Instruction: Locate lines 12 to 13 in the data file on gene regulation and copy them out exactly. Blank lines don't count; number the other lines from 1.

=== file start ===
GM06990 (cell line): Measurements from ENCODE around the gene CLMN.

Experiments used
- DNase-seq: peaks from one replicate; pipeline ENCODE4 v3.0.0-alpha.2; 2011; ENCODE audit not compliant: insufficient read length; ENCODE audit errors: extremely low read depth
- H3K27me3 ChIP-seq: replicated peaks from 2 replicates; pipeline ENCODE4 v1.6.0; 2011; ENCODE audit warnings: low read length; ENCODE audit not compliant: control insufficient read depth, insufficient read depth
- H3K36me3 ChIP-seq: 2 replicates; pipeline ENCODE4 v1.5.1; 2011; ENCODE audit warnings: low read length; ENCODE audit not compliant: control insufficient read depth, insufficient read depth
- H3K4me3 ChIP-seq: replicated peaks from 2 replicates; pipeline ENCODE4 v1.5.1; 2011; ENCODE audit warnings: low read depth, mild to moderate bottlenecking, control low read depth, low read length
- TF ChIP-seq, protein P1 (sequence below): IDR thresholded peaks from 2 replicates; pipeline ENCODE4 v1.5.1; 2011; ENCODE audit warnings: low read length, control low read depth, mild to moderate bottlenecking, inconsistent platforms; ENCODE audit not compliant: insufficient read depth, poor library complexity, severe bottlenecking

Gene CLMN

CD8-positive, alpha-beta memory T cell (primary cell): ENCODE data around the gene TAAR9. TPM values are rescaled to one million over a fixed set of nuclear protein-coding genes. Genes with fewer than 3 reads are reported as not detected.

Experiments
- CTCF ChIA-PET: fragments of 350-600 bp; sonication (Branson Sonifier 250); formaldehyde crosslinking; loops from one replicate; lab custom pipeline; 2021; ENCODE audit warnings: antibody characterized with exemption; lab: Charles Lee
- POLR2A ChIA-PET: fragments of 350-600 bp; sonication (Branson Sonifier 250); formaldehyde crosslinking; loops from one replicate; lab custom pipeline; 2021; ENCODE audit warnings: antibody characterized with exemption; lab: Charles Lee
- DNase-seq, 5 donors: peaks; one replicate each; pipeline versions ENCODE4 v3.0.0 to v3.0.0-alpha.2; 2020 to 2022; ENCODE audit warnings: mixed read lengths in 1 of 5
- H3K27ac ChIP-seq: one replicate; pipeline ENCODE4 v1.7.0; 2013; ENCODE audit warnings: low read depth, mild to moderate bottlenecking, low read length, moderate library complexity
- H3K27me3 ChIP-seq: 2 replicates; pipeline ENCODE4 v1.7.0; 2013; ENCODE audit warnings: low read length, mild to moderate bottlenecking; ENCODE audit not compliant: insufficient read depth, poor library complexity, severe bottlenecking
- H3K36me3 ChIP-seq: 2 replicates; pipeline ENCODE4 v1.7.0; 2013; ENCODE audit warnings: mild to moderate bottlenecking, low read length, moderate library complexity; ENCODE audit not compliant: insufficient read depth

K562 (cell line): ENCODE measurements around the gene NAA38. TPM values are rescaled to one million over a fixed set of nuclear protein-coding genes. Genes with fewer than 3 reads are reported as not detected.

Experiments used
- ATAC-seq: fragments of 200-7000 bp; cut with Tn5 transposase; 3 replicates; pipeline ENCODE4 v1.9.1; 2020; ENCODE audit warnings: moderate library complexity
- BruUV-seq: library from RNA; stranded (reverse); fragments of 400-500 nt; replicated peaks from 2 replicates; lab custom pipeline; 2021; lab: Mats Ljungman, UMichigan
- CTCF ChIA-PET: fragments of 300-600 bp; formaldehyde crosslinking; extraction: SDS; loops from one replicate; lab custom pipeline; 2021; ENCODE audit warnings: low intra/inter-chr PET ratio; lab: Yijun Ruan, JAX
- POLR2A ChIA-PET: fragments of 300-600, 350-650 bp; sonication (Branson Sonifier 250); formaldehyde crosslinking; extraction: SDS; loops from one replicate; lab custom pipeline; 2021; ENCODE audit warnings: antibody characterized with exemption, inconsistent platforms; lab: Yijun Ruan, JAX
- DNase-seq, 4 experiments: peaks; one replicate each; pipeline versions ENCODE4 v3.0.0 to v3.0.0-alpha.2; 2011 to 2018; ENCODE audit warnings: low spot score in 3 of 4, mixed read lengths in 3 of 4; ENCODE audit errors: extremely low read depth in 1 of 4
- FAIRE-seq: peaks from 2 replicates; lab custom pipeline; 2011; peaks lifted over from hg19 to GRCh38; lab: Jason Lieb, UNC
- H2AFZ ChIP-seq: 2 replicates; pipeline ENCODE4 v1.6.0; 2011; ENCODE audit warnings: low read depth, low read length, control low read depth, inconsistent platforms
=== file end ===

- POLR2A ChIA-PET: fragments of 350-600 bp; sonication (Branson Sonifier 250); formaldehyde crosslinking; loops from one replicate; lab custom pipeline; 2021; ENCODE audit warnings: antibody characterized with exemption; lab: Charles Lee
- DNase-seq, 5 donors: peaks; one replicate each; pipeline versions ENCODE4 v3.0.0 to v3.0.0-alpha.2; 2020 to 2022; ENCODE audit warnings: mixed read lengths in 1 of 5